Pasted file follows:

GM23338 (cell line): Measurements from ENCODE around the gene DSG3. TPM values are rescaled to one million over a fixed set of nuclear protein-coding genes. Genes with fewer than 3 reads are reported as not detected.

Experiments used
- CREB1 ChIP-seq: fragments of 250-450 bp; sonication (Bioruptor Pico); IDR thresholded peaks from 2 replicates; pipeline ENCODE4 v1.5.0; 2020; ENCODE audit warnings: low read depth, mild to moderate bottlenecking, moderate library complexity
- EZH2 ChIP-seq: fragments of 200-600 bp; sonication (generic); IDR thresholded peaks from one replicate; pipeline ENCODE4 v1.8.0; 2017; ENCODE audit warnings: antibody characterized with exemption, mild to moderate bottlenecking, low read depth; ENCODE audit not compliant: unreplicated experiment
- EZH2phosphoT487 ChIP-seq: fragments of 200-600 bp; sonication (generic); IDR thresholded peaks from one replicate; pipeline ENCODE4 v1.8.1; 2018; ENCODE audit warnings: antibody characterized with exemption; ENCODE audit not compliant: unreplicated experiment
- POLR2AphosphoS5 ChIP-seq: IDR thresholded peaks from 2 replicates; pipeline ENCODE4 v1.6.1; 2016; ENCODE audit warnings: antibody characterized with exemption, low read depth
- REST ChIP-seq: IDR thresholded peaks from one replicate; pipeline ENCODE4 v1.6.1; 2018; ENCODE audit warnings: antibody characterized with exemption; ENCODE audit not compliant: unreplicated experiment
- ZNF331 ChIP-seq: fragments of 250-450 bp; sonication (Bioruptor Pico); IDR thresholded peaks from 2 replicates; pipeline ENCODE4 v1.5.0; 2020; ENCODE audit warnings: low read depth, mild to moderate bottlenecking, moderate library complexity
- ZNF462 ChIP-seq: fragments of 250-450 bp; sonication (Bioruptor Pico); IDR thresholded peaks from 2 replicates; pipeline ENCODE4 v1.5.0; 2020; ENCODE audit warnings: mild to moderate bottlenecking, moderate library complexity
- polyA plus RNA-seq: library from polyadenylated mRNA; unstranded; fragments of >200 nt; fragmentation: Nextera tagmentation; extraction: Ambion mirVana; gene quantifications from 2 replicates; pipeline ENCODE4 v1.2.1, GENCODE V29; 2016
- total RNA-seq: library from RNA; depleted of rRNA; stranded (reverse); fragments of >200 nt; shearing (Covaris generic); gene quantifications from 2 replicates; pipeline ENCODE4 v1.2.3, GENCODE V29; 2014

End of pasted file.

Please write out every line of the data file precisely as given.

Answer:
GM23338 (cell line): Measurements from ENCODE around the gene DSG3. TPM values are rescaled to one million over a fixed set of nuclear protein-coding genes. Genes with fewer than 3 reads are reported as not detected.

Experiments used
- CREB1 ChIP-seq: fragments of 250-450 bp; sonication (Bioruptor Pico); IDR thresholded peaks from 2 replicates; pipeline ENCODE4 v1.5.0; 2020; ENCODE audit warnings: low read depth, mild to moderate bottlenecking, moderate library complexity
- EZH2 ChIP-seq: fragments of 200-600 bp; sonication (generic); IDR thresholded peaks from one replicate; pipeline ENCODE4 v1.8.0; 2017; ENCODE audit warnings: antibody characterized with exemption, mild to moderate bottlenecking, low read depth; ENCODE audit not compliant: unreplicated experiment
- EZH2phosphoT487 ChIP-seq: fragments of 200-600 bp; sonication (generic); IDR thresholded peaks from one replicate; pipeline ENCODE4 v1.8.1; 2018; ENCODE audit warnings: antibody characterized with exemption; ENCODE audit not compliant: unreplicated experiment
- POLR2AphosphoS5 ChIP-seq: IDR thresholded peaks from 2 replicates; pipeline ENCODE4 v1.6.1; 2016; ENCODE audit warnings: antibody characterized with exemption, low read depth
- REST ChIP-seq: IDR thresholded peaks from one replicate; pipeline ENCODE4 v1.6.1; 2018; ENCODE audit warnings: antibody characterized with exemption; ENCODE audit not compliant: unreplicated experiment
- ZNF331 ChIP-seq: fragments of 250-450 bp; sonication (Bioruptor Pico); IDR thresholded peaks from 2 replicates; pipeline ENCODE4 v1.5.0; 2020; ENCODE audit warnings: low read depth, mild to moderate bottlenecking, moderate library complexity
- ZNF462 ChIP-seq: fragments of 250-450 bp; sonication (Bioruptor Pico); IDR thresholded peaks from 2 replicates; pipeline ENCODE4 v1.5.0; 2020; ENCODE audit warnings: mild to moderate bottlenecking, moderate library complexity
- polyA plus RNA-seq: library from polyadenylated mRNA; unstranded; fragments of >200 nt; fragmentation: Nextera tagmentation; extraction: Ambion mirVana; gene quantifications from 2 replicates; pipeline ENCODE4 v1.2.1, GENCODE V29; 2016
- total RNA-seq: library from RNA; depleted of rRNA; stranded (reverse); fragments of >200 nt; shearing (Covaris generic); gene quantifications from 2 replicates; pipeline ENCODE4 v1.2.3, GENCODE V29; 2014